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Squamish Nation makes case to National Energy Board

Local First Nation argues against Kinder Morgan project
Ship traffic waits in English Bay.

As Burnaby protesters and Kinder Morgan square off in court over the Trans Mountain pipeline, the North Shore's First Nations have been making their case directly before the National Energy Board (NEB).

Squamish Nation hereditary chiefs and elders spent a half-day Oct. 24 testifying before the NEB panel, which will eventually recommend to the federal government whether Kinder Morgan's plan to triple the amount of oil pumped to and shipped from Burrard Inlet should go ahead.

The testimony, delivered by Chief Ian Campbell, elder and Chief Dick Williams and elder Dave Jacobs, sewed together the nation's oral history, the Squamish people's means of generating wealth and their deep opposition to the expanded transport of diluted bitumen and unfairness of the NEB process.

"We were primarily focused on the continuity of cultural uses and our traditions and our values associated with our lands and our waters throughout our territories including Burrard Inlet and out into the Salish Sea," Campbell said. "We also explained that we don't consent to Canada claiming jurisdiction over our territory, arbitrarily issuing rights to third-party interests on top of our aboriginal rights and title and we don't consent to Kinder Morgan's application to bring this type of risk into our waters and into our lands." Campbell said the presentation also addressed the long-term sustainability of how the Squamish Nation sees the land and waters being managed.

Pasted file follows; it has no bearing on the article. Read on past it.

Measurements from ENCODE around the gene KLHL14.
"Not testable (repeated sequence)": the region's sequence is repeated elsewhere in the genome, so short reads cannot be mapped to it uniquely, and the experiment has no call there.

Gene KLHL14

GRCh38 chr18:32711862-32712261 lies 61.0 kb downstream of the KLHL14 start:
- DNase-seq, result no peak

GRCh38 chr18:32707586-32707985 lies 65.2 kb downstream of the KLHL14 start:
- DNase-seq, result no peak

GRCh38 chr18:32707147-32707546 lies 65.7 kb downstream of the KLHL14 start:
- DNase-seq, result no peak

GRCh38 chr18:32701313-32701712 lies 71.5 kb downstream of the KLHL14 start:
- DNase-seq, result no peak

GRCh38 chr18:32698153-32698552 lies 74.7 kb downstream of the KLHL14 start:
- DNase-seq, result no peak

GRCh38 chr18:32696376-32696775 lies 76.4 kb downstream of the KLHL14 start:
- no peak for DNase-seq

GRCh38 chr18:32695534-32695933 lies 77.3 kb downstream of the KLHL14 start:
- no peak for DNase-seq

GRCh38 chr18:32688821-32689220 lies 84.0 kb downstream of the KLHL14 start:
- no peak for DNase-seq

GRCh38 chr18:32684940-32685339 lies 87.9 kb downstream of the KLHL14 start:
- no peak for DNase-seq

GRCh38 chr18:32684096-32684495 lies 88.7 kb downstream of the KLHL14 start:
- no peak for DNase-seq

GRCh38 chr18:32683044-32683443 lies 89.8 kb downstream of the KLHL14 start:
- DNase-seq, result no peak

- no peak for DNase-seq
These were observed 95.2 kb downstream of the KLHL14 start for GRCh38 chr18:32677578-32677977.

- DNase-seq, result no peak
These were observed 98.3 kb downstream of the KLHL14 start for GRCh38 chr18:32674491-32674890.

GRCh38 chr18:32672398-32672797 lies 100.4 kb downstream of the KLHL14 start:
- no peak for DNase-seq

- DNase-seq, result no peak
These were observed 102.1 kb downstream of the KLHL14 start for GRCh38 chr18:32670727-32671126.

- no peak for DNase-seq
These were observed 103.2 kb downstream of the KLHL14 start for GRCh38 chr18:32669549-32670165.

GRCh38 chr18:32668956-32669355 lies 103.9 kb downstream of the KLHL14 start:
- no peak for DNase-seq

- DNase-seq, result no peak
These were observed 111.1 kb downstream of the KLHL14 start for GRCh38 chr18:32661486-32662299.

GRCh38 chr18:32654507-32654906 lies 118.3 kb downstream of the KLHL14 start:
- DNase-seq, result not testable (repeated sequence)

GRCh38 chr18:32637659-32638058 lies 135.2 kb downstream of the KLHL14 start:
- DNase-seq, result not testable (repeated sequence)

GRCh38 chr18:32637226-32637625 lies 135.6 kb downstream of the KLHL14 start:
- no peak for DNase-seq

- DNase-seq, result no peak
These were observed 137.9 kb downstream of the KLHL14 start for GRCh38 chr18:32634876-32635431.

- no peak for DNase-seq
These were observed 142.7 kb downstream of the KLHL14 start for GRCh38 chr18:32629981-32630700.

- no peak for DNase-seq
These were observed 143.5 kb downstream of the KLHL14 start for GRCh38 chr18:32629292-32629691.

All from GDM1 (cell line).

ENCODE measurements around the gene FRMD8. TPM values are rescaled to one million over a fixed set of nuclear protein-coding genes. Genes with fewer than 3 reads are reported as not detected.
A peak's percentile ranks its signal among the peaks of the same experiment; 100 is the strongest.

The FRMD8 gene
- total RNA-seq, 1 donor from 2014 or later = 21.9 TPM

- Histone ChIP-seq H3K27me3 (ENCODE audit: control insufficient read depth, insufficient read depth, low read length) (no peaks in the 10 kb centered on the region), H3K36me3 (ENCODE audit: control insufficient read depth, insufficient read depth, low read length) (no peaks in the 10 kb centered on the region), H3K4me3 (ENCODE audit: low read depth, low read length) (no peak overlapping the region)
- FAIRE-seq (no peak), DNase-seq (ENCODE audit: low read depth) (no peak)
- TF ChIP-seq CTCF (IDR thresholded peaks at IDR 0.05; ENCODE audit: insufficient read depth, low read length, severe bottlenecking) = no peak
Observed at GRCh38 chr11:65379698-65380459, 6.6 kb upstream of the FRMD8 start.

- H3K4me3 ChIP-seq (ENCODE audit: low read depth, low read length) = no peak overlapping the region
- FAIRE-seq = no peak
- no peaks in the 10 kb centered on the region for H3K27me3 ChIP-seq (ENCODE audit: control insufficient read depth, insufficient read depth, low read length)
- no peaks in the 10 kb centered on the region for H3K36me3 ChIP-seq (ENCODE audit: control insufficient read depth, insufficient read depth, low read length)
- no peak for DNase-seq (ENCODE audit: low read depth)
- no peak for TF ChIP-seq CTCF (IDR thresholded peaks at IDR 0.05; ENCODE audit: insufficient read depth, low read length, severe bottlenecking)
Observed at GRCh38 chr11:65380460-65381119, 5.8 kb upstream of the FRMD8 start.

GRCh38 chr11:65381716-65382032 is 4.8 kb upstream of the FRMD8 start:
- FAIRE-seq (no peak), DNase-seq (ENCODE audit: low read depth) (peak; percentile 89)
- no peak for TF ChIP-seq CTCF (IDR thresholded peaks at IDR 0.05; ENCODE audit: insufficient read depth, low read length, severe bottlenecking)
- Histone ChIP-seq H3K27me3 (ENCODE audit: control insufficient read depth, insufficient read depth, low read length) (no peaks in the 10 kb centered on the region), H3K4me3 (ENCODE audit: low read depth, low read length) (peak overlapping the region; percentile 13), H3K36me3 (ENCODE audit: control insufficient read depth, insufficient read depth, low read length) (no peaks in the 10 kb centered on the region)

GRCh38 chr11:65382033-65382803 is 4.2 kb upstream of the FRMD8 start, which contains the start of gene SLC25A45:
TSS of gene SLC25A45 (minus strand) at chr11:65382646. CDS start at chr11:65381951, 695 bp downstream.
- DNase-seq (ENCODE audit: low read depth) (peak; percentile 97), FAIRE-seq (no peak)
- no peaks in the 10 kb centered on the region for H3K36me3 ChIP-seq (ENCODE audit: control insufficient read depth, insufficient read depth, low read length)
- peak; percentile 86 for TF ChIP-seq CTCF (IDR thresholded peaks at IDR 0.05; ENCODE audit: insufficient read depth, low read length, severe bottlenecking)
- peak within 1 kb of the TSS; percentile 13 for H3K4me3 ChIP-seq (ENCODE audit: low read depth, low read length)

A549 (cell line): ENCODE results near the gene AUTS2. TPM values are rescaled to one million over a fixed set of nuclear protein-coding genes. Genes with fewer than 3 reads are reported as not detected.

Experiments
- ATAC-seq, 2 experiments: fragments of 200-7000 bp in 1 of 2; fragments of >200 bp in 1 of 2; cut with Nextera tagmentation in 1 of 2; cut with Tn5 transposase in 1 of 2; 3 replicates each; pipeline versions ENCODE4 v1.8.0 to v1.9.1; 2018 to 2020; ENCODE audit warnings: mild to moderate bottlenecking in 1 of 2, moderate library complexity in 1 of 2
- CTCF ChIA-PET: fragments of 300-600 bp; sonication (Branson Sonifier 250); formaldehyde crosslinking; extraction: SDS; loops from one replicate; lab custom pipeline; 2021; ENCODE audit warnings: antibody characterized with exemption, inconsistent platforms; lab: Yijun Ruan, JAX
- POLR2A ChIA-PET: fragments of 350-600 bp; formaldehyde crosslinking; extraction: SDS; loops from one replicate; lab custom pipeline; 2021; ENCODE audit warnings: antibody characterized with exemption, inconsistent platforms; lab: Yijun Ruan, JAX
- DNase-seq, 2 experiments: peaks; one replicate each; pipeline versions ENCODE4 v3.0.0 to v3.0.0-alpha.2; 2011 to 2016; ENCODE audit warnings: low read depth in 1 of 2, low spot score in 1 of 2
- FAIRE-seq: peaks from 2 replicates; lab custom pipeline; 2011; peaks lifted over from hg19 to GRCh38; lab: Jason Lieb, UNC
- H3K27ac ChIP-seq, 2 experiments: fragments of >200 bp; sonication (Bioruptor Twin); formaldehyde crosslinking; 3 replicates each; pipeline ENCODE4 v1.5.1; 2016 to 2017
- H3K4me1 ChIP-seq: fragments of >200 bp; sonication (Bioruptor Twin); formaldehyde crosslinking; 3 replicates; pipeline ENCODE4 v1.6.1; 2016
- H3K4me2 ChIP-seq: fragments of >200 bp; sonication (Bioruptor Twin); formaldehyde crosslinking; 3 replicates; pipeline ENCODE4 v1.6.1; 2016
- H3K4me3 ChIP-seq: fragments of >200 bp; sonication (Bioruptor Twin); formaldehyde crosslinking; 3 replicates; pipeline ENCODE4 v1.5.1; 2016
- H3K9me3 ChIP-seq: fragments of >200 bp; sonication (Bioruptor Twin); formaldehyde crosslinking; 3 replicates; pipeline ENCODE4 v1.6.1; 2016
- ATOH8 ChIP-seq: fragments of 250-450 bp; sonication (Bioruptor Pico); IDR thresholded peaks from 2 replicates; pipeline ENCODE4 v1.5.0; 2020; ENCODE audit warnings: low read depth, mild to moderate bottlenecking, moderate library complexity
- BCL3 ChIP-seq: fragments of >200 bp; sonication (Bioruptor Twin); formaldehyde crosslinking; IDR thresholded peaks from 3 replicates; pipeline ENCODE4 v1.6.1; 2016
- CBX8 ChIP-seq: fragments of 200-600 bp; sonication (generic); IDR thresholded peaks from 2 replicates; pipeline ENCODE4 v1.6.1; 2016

Squamish chiefs and council intend to see Burrard Inlet and Howe Sound revitalized, building on a boom of returning aquatic life in recent years. That can only be jeopardized by bringing in more diluted bitumen, said Campbell, adding the nation feels it is an unacceptably dangerous product.

"We did visits up to the tarsands and Fort McMurray. We weren't impressed with the magnitude of industrialization there, the impacts to the water table, the health of First Nations there. Diluted bitumen is loaded with all types of chemicals," he said.

And a spill of some kind is a question of when, not if, Campbell said. "We've moved well beyond the issue of probability to one of consequence and asking what is in place in the event of a major catastrophe, spill, rupture, leak or any seismic activity or any shipping incidents," he said. "This rhetoric that we're hearing about world class safety really doesn't resonate with us when we delve deeper into those definitions."

Meanwhile, Campbell said the Conservative government continues to promote oil sands development abroad when the Crown has failed to properly consult with the Squamish Nation.

The National Energy Board panel is expected to hear from dozens of interveners in the coming months. The NEB is scheduled to make its recommendation in January 2016.

"I'm not sure how the panel members are going to weigh or use oral evidence submissions. I'm not sure what that means to them but certainly it was an important step for us to affirm on-therecord this type of history of our people," Campbell said.

The Tsleil-Waututh Nation made its presentation to the NEB panel on Oct. 17.

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